For the first time since the position was created in 1899 a sitting Majority Leader of the House of Representatives has been defeated in a party primary. Eric Cantor was soundly defeated last night in Virginia’s 7th congressional district Republican primary by David Brat, a conservative college professor who represented the Tea Party wing of the Republican Party.
Cantor outspent his opponent 27 to 1 and had all of the DC press establishment saying he was a sure thing to be re-elected. His “internal polling” had him up 36 points. Nonetheless, he lost the race by 10 points and under Virginia’s sore loser law Cantor is not allowed to run for that seat again this year. He’s out.
Beyond the party drama of the Tea Party once again asserting control is the substantive impact on policy. This primary is being seen far and wide as eulogy for immigration reform.
The outcome may well mark the end of Cantor’s political career, and aides did not respond Tuesday night when asked if the majority leader, 51, would run a write-in campaign in the fall.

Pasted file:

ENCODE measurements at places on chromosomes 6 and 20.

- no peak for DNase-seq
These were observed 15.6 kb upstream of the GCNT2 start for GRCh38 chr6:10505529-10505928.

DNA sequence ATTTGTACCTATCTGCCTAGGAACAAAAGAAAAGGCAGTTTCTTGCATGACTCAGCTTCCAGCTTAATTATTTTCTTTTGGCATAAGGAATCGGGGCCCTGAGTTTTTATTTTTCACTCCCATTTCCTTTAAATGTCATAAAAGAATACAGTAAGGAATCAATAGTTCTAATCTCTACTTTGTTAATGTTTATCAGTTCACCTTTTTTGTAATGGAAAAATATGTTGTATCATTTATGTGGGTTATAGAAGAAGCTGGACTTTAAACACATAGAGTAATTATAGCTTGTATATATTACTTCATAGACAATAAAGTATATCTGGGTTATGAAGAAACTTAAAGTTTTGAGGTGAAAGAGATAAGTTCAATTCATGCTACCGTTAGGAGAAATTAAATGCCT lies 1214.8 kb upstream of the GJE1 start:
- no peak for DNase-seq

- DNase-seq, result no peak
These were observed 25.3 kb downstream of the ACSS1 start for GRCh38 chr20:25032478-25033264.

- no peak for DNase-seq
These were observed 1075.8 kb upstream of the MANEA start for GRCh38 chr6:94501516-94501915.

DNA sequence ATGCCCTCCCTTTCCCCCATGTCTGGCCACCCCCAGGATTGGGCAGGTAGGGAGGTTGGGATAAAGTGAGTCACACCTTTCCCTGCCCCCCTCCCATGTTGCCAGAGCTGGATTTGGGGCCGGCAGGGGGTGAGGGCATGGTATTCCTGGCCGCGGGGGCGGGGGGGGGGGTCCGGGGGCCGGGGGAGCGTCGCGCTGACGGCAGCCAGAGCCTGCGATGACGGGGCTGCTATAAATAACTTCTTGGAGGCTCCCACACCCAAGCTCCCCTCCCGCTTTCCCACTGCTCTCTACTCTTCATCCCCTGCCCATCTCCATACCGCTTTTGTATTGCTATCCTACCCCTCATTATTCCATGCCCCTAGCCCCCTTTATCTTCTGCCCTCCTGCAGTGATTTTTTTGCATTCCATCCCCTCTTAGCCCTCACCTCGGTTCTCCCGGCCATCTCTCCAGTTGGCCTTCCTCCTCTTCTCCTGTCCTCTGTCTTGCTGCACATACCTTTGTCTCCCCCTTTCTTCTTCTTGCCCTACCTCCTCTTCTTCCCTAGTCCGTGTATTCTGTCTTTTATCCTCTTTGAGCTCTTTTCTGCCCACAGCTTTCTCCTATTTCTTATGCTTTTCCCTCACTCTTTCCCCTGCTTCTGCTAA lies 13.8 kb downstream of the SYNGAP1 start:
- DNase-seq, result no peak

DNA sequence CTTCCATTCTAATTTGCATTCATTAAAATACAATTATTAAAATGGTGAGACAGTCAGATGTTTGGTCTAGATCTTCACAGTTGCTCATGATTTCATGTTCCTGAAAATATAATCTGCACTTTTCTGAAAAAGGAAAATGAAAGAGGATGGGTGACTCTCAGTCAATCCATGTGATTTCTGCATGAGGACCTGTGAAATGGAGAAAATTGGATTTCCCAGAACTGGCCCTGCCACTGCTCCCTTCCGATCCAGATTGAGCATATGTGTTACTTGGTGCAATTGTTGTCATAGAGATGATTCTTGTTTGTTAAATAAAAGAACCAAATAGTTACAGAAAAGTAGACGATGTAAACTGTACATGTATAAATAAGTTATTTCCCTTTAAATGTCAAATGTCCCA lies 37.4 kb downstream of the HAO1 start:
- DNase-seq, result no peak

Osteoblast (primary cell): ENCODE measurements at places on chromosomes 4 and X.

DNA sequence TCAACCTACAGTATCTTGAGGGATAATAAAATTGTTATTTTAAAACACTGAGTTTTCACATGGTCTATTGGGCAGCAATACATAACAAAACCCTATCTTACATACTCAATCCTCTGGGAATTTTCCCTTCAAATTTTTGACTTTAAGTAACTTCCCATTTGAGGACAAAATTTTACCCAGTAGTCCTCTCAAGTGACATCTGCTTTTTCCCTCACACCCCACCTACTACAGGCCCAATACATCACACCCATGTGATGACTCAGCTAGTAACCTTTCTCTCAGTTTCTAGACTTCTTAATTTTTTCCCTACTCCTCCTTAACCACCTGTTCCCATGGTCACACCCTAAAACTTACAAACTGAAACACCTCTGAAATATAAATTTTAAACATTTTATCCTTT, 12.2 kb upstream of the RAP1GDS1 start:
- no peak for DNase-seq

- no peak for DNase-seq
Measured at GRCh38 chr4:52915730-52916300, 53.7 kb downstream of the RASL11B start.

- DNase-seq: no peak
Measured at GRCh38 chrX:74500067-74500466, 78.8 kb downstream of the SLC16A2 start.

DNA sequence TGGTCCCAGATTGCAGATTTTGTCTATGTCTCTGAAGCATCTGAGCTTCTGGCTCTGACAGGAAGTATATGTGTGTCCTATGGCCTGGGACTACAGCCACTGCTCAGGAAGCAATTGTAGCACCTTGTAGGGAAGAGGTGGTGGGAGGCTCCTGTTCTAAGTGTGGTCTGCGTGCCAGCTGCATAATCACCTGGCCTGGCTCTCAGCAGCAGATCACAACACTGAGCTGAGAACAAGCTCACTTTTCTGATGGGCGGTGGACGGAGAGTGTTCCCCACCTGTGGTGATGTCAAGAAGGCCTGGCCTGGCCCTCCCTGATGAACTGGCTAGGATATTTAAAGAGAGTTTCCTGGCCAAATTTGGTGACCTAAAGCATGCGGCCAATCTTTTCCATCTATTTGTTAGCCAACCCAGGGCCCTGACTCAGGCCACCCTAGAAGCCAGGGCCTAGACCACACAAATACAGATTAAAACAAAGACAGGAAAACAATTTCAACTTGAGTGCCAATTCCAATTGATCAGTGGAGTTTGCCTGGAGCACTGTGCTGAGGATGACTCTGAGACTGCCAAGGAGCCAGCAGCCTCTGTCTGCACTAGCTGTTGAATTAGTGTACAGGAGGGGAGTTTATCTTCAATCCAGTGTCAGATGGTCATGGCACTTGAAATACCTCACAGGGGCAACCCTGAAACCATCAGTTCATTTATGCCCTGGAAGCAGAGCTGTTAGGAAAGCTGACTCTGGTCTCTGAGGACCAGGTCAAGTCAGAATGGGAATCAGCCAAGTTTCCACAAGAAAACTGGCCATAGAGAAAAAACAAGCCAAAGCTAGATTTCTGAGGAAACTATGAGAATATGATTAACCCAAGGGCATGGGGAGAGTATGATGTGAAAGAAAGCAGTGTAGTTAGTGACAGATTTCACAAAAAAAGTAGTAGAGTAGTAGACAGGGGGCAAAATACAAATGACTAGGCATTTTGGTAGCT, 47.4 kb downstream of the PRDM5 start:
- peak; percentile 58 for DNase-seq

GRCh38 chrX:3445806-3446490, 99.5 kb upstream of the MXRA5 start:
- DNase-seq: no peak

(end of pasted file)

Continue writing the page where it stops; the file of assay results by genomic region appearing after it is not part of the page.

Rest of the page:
But its impact on the fate of immigration legislation in the current Congress seemed clearer still. Conservatives will now be emboldened in their opposition to legislation to create a path to citizenship for immigrants living in the country illegally, and party leaders who are more sympathetic to such legislation will likely be less willing to try.
House Speaker John Boehner, though he may have had a personal distaste for Cantor, is one of the losers from last night’s result. He has no choice now but to bow down before the Tea Party or face near certain destruction of his Speakership. The base is in control.
The defeat of Cantor also sets up the struggle for 2016 with Ted Cruz’s staff openly celebrating Brat’s victory. If the Tea Party is running the show then moderate Republicans have no chance of securing the presidential nominations in 2016 – no Bush, no Christie. The campaign is likely to break between ideological camps within the Tea Party such as the libertarian wing led by Rand Paul and the conservative wing led by Ted Cruz.
In any case, the Republican Party has gone even further right with the likely effect of dragging the Democrats with them.